Friday, January 22, 2010

Bare skin

I think it is cool that human beings are pretty much nude when it comes to hair. And not just because it keeps us cool.

Sure, losing the fur coat that all our primate relatives possess helped us stay cool near the Equator in Africa at a time when we had to roam the savanna. Just as a lot of melanin was protective in Africa but unnecessary up north in Scandinavia, or long limbs (to improve the ratio of mass-surface area) no longer was exclusively selected for up there in northern Europe. But bare skin did a lot more than that.

According to scientist Nina G. Jablonski in the latest Scientific American, bare skin (plus evolutionary improvements to our ability to sweat - up to 12 liters a day!) helped create a huge enlargement of a certain organ - the extremely heat-sensitive organ called the brain. After humans lost their fur, our brains evolved from 400 cubic centimeters in size to 1,200 cubic centimeters. And without fur, which among other primates signals information such as status, anger (raised hackles), and so on to other members of their species, humans had to evolve other signals, including, ultimately, speech.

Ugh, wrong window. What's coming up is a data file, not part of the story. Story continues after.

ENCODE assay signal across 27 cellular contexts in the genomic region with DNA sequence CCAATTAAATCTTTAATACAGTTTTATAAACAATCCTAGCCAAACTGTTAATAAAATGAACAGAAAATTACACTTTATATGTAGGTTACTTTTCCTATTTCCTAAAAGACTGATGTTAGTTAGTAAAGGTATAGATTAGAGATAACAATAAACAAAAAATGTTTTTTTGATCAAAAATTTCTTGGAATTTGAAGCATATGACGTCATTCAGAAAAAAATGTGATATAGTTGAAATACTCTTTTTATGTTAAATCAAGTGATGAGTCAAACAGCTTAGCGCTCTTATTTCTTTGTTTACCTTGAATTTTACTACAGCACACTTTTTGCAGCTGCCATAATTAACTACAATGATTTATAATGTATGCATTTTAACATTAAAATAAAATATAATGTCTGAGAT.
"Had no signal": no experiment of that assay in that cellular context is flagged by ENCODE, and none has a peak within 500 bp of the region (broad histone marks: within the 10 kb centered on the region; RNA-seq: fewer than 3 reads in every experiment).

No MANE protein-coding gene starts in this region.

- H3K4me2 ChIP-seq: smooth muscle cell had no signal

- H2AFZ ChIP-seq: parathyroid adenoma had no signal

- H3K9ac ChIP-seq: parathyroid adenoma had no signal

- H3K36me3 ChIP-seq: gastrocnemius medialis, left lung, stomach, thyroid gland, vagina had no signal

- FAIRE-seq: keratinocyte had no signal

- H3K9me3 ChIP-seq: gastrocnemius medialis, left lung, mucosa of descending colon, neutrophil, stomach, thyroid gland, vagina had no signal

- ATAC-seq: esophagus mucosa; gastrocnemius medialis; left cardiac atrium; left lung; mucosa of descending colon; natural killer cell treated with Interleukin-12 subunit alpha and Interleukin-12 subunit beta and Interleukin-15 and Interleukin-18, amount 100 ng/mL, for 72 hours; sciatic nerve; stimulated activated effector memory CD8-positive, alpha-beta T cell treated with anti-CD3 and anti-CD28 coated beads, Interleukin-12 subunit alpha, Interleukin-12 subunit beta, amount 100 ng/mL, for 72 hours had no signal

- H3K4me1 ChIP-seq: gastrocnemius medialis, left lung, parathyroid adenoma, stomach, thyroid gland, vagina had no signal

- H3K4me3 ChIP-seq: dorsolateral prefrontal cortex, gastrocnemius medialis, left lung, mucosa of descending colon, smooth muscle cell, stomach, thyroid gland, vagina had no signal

(Not to mention cosmetics and tattoos.)

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